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Gomez v. City of Chicago, Fire Department

United States District Court, N.D. Illinois, Eastern Division

January 13, 2017

Ricardo Gomez, Plaintiff,
v.
City Of Chicago, Fire Department, Defendants.

          MEMORANDUM OPINION AND ORDER

          Thomas M. Durkin, Judge

         Plaintiff Ricardo Gomez brings this lawsuit alleging employment discrimination and a hostile work environment under federal and state law. The Defendant City of Chicago moves to dismiss. For the reasons set forth below, Defendant's motion is granted in part and denied in part.

         Standard

         A Rule 12(b)(6) motion challenges the sufficiency of the complaint. See, e.g., Hallinan v. Fraternal Order of Police of Chi. Lodge No. 7, 570 F.3d 811, 820 (7th Cir. 2009). A complaint must provide “a short and plain statement of the claim showing that the pleader is entitled to relief, ” Fed.R.Civ.P. 8(a)(2), sufficient to provide defendant with “fair notice” of the claim and the basis for it. Bell Atl. Corp. v. Twombly, 550 U.S. 544, 555 (2007). This standard “demands more than an unadorned, the-defendant-unlawfully-harmed-me accusation.” Ashcroft v. Iqbal, 556 U.S. 662, 678 (2009). While “detailed factual allegations” are not required, “labels and conclusions, and a formulaic recitation of the elements of a cause of action will not do.” Twombly, 550 U.S. at 555. The complaint must “contain sufficient factual matter, accepted as true, to ‘state a claim to relief that is plausible on its face.'” Iqbal, 556 U.S. at 678 (quoting Twombly, 550 U.S. at 570). “‘A claim has facial plausibility when the plaintiff pleads factual content that allows the court to draw the reasonable inference that the defendant is liable for the misconduct alleged.'” Mann v. Vogel, 707 F.3d 872, 877 (7th Cir. 2013) (quoting Iqbal, 556 U.S. at 678). In applying this standard, the Court accepts all well-pleaded facts as true and draws all reasonable inferences in favor of the non-moving party. Mann, 707 F.3d at 877.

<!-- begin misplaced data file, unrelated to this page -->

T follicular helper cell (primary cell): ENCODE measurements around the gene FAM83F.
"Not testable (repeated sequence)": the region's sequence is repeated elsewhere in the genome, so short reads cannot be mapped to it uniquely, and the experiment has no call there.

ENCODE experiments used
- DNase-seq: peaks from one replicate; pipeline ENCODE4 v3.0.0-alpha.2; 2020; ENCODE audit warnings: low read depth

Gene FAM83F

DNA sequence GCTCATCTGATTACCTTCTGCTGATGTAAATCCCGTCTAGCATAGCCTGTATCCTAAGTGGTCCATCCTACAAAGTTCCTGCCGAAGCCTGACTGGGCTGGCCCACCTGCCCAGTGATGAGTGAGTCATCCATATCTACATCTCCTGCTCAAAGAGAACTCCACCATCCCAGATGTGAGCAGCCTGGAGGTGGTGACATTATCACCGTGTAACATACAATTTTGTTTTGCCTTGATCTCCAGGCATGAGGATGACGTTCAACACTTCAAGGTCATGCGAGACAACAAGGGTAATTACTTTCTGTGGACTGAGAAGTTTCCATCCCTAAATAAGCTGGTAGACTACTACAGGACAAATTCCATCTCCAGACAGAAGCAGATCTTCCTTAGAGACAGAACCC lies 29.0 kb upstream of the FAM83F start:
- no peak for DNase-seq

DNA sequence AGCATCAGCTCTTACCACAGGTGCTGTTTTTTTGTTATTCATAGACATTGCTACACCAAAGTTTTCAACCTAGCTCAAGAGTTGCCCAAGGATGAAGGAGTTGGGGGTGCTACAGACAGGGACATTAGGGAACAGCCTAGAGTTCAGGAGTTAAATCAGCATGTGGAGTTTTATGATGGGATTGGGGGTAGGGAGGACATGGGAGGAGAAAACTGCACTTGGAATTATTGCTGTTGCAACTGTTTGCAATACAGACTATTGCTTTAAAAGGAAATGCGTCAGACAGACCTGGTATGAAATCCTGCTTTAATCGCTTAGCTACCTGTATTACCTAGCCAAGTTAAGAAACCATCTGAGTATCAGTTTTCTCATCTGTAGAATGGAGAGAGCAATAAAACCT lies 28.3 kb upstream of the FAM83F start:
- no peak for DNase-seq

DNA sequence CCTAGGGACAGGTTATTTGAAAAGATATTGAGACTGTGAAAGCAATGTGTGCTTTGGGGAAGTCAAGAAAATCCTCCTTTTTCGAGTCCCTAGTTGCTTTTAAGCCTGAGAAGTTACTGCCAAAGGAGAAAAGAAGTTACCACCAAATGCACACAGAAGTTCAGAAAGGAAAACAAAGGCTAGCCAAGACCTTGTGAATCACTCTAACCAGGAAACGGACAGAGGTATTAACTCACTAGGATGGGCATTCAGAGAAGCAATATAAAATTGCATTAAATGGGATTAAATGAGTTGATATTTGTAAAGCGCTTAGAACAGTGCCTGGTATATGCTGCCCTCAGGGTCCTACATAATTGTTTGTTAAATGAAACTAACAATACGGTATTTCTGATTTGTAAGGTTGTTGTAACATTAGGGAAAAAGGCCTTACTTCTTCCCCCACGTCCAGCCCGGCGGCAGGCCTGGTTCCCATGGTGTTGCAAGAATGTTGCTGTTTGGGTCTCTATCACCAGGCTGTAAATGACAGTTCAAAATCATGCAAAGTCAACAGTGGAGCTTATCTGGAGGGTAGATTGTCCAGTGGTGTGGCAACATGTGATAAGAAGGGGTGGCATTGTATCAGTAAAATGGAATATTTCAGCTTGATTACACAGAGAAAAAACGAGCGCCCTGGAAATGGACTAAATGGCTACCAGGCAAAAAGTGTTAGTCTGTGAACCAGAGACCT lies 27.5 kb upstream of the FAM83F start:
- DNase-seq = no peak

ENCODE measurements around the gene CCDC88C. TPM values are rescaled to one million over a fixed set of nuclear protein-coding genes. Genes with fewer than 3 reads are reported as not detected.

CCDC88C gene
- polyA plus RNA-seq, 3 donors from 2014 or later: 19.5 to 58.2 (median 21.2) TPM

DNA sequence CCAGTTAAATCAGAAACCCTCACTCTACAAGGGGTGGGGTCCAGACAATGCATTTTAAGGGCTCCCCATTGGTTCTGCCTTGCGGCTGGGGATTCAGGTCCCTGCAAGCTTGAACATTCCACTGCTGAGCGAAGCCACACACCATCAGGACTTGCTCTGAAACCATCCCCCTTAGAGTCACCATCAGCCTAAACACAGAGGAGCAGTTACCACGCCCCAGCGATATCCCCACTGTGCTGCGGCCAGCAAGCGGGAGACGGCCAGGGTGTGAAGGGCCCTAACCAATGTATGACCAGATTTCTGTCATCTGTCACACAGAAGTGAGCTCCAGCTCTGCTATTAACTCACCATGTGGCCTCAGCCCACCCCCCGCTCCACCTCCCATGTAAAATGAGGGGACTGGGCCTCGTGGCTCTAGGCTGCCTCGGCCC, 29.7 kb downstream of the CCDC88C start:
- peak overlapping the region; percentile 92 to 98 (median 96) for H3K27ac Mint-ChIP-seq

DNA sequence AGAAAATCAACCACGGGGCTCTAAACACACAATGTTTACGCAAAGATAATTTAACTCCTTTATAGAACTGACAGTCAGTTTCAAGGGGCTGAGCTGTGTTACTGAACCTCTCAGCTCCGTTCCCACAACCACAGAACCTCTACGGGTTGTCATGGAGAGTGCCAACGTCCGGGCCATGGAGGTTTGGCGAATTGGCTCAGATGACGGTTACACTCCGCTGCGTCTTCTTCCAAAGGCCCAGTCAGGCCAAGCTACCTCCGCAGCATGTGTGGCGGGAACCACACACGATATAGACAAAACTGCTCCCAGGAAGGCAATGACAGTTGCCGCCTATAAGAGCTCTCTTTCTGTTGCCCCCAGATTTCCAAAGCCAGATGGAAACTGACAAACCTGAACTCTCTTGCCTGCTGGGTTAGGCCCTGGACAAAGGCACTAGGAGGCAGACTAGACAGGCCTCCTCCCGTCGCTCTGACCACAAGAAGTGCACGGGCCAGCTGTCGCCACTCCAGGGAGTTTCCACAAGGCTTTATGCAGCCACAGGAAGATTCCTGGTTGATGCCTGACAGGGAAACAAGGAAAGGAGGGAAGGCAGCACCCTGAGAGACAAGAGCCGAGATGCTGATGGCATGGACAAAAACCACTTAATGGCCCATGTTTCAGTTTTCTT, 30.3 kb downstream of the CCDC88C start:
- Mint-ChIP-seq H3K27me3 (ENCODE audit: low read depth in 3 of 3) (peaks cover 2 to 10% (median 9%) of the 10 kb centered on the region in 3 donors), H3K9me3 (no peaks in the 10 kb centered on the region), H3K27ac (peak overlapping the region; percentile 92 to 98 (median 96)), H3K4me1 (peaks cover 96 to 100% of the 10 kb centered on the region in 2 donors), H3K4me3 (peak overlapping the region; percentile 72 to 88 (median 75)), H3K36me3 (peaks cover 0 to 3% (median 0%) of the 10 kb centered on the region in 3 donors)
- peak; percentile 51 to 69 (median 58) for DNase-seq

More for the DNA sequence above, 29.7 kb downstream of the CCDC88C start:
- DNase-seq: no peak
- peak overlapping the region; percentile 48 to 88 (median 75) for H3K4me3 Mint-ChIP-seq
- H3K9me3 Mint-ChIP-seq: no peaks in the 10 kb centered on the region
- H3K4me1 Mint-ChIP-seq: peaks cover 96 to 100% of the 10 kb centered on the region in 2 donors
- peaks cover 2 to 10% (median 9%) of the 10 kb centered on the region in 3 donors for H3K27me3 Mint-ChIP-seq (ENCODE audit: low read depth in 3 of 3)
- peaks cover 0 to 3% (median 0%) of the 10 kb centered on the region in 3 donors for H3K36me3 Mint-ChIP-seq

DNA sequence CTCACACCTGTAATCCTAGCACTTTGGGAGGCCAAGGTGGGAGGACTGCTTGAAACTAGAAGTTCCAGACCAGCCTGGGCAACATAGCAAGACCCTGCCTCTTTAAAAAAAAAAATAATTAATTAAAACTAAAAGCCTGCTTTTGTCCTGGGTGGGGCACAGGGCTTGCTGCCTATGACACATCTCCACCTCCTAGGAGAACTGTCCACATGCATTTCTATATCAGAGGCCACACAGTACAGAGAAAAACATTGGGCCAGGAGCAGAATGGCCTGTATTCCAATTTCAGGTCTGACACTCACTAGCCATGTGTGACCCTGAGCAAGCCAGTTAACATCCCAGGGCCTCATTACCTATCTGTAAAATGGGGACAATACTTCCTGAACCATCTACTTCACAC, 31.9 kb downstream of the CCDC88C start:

Background

         Plaintiff is from Puerto Rico and identifies as Hispanic. He is a firefighter, and has been employed by the City of Chicago in that capacity since 2005. He has worked at multiple fire stations in the course of his career. In this lawsuit, he alleges that at the stations at Peterson and Pulaski and Foster and Claremont, he was subjected to a hostile work environment on account of his ethnicity and national origin. He does not allege the dates he worked at these locations, but from a review of his complaint to the Equal Employment Opportunity Commission (“EEOC”), it appears to have been some time in 2014.

         In support of his claims, Plaintiff alleges that he was harassed by superiors for wearing casual clothes around the fire station, while non-Hispanic firefighters were not. He alleges to have been “treated like a rookie” despite his experience on the job, subjected to pranks (including the theft of his paycheck), and excluded from jokes targeted at Hispanics, left a note in his locker that contained “a derogatory term for people of Hispanic origin and/or ethnicity, ” and placed a note with his gear that said “Get out and swim back to your s*** hole, ” which he understood to refer to his country of origin, Puerto Rico.